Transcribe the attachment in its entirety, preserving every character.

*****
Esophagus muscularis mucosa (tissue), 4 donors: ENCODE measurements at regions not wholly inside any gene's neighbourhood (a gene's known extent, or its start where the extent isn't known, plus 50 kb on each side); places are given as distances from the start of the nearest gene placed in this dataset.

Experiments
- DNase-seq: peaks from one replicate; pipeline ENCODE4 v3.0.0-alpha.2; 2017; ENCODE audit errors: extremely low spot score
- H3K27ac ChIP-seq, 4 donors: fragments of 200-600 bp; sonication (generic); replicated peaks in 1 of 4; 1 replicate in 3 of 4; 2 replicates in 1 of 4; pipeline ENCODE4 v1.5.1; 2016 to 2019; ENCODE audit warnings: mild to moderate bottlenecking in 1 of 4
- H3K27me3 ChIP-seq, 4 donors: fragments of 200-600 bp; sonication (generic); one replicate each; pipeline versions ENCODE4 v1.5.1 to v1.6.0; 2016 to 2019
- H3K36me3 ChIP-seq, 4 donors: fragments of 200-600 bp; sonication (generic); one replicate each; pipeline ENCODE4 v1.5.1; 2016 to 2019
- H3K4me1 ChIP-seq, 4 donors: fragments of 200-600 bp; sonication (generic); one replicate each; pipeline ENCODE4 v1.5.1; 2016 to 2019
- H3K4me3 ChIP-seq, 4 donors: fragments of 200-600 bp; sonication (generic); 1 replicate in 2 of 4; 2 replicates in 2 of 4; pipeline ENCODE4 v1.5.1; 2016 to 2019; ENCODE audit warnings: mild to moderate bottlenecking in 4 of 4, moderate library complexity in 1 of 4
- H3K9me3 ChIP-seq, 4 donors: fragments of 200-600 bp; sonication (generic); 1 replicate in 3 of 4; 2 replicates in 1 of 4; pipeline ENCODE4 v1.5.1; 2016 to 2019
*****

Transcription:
Esophagus muscularis mucosa (tissue), 4 donors: ENCODE measurements at regions not wholly inside any gene's neighbourhood (a gene's known extent, or its start where the extent isn't known, plus 50 kb on each side); places are given as distances from the start of the nearest gene placed in this dataset.

Experiments
- DNase-seq: peaks from one replicate; pipeline ENCODE4 v3.0.0-alpha.2; 2017; ENCODE audit errors: extremely low spot score
- H3K27ac ChIP-seq, 4 donors: fragments of 200-600 bp; sonication (generic); replicated peaks in 1 of 4; 1 replicate in 3 of 4; 2 replicates in 1 of 4; pipeline ENCODE4 v1.5.1; 2016 to 2019; ENCODE audit warnings: mild to moderate bottlenecking in 1 of 4
- H3K27me3 ChIP-seq, 4 donors: fragments of 200-600 bp; sonication (generic); one replicate each; pipeline versions ENCODE4 v1.5.1 to v1.6.0; 2016 to 2019
- H3K36me3 ChIP-seq, 4 donors: fragments of 200-600 bp; sonication (generic); one replicate each; pipeline ENCODE4 v1.5.1; 2016 to 2019
- H3K4me1 ChIP-seq, 4 donors: fragments of 200-600 bp; sonication (generic); one replicate each; pipeline ENCODE4 v1.5.1; 2016 to 2019
- H3K4me3 ChIP-seq, 4 donors: fragments of 200-600 bp; sonication (generic); 1 replicate in 2 of 4; 2 replicates in 2 of 4; pipeline ENCODE4 v1.5.1; 2016 to 2019; ENCODE audit warnings: mild to moderate bottlenecking in 4 of 4, moderate library complexity in 1 of 4
- H3K9me3 ChIP-seq, 4 donors: fragments of 200-600 bp; sonication (generic); 1 replicate in 3 of 4; 2 replicates in 1 of 4; pipeline ENCODE4 v1.5.1; 2016 to 2019